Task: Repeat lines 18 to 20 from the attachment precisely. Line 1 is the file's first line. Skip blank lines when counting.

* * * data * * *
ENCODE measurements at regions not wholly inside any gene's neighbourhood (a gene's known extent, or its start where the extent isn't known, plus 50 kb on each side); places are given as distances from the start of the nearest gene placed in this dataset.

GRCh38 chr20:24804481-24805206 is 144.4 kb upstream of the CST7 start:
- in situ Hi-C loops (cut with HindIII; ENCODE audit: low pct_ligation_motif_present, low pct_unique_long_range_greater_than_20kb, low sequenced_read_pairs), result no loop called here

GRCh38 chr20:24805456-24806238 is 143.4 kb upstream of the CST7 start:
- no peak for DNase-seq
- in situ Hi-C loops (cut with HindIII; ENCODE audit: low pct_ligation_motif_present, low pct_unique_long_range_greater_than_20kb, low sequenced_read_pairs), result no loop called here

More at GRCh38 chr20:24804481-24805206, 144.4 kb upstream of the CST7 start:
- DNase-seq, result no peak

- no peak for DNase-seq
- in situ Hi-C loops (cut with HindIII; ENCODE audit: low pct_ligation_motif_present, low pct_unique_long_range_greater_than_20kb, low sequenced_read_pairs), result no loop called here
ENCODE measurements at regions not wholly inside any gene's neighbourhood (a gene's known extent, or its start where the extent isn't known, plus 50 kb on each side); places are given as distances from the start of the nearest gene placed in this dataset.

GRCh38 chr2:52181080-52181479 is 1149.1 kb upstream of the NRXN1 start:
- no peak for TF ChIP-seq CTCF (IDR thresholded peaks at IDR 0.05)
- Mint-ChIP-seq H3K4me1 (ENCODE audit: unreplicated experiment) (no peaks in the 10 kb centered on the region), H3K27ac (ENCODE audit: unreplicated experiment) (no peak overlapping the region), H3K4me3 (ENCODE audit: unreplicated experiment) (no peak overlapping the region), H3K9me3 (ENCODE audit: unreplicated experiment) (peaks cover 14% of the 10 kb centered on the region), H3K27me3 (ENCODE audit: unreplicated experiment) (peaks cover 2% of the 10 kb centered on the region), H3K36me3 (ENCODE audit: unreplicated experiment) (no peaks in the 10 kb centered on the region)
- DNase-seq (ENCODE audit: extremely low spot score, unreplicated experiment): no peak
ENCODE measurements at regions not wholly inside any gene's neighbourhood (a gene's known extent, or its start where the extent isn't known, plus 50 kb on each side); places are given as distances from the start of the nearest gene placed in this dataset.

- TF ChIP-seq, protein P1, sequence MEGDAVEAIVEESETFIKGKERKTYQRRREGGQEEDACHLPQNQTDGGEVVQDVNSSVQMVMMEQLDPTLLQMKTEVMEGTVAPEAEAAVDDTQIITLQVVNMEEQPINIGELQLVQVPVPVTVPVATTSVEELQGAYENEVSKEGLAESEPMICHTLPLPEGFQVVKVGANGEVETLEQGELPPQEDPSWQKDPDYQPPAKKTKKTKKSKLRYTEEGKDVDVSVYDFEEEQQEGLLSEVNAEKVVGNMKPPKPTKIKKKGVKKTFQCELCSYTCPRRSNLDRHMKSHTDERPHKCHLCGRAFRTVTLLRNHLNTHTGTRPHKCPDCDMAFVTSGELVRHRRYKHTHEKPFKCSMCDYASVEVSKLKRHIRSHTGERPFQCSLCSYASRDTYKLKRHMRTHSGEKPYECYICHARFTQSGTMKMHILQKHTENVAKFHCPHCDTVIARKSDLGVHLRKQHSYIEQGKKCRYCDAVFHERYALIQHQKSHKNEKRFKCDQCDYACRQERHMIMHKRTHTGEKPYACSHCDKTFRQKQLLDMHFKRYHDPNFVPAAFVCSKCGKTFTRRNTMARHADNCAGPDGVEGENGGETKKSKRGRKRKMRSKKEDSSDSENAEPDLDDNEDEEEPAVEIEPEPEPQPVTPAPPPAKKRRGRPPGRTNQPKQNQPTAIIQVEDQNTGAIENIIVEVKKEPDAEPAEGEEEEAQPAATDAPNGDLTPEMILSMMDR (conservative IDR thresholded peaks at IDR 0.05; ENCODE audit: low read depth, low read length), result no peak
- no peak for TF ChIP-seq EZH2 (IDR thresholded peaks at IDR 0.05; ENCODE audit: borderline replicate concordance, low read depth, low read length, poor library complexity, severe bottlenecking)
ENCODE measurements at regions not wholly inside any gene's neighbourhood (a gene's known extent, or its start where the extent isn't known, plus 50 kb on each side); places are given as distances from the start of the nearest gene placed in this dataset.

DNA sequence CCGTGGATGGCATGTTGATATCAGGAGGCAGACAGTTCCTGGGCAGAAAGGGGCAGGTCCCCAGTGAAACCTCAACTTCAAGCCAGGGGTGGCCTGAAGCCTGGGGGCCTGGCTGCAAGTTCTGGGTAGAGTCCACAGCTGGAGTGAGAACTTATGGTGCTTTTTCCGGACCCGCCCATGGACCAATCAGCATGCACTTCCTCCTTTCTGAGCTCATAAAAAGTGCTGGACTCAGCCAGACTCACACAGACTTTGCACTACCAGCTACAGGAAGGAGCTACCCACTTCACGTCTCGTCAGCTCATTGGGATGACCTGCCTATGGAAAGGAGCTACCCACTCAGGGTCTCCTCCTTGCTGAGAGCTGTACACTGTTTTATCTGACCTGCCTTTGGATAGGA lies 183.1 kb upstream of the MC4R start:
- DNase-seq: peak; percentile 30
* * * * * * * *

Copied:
- no peak for TF ChIP-seq EZH2 (IDR thresholded peaks at IDR 0.05; ENCODE audit: borderline replicate concordance, low read depth, low read length, poor library complexity, severe bottlenecking)
ENCODE measurements at regions not wholly inside any gene's neighbourhood (a gene's known extent, or its start where the extent isn't known, plus 50 kb on each side); places are given as distances from the start of the nearest gene placed in this dataset.

DNA sequence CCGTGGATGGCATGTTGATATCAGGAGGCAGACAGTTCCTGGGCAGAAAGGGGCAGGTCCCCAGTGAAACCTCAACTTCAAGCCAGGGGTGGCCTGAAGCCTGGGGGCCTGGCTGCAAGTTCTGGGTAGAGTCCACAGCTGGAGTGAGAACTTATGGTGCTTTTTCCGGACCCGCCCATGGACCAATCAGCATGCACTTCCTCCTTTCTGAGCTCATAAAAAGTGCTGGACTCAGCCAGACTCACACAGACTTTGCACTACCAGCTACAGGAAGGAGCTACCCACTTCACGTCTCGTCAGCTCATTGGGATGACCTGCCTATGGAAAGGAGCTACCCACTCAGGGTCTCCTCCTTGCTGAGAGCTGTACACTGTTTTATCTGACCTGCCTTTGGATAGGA lies 183.1 kb upstream of the MC4R start: